[full article and abstract in Lithuanian; abstract in English]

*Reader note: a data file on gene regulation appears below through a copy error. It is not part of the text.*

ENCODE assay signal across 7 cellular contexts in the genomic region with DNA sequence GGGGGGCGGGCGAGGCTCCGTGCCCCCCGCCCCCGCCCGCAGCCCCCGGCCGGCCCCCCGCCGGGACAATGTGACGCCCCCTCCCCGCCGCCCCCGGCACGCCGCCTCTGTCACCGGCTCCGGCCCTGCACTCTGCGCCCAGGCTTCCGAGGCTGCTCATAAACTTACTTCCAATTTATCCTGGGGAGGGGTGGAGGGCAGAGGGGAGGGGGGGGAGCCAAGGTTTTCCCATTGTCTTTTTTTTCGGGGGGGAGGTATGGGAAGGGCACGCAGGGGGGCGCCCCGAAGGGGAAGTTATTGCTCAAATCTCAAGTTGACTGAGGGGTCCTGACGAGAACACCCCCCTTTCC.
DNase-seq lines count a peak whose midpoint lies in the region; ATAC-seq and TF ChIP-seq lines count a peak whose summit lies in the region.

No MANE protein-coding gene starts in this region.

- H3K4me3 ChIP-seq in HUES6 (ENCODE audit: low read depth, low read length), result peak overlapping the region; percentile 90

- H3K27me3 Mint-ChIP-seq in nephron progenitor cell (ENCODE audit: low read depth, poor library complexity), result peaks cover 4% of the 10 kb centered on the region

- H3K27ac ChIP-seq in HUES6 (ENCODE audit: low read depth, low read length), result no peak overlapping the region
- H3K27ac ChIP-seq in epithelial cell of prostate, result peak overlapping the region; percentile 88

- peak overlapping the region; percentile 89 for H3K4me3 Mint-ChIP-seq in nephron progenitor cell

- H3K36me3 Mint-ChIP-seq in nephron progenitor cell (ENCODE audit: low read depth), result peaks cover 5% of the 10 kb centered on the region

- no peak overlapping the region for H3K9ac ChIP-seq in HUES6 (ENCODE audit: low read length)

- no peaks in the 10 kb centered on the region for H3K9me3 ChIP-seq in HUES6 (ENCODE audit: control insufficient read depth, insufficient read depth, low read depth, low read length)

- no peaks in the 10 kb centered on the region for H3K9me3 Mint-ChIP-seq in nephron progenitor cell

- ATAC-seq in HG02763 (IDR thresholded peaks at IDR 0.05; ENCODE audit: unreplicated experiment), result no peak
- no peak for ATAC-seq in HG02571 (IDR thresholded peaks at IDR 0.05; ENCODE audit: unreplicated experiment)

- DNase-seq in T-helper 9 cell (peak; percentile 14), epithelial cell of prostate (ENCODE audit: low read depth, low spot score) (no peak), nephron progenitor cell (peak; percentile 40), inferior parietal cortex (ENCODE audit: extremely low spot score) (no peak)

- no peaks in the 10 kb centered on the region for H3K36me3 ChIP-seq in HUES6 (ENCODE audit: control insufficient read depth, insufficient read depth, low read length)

Sepsis is associated with poor outcome of infection especially if not recognized early and not treated promptly. Early confirmed diagnosis, timely and adequate treatment is essential in order to overcome sepsis. Novel medical studies have clarified the pathophysiology of sepsis, but clinicians and researchers still struggle to define diagnostic criteria of sepsis while searching for simple and more specific criteria. The Third International Consensus Definitions for Sepsis and Septic Shock was published in 2016; the main difference from the previous definition is shifting focus to early recognition of organ dysfunction caused by infection. By agreement of experts it is advised to abandon terms of systemic inflammatory response syndrome and severe sepsis. Local infection may lead to sepsis when dysregulated host response to local infection causes organ dysfunction. Septic shock is defined as sepsis-induced hypotension persisting despite adequate fluid resuscitation and requiring use of vasopressors to maintain optimal mean blood pressure as well as confirming hyperlactatemia. The renewed diagnostic criteria of sepsis proposed by physicians and researchers from different specialities is a step forward in promoting new epidemiological and clinical studies, initiatives for better identifying and treating sepsis.
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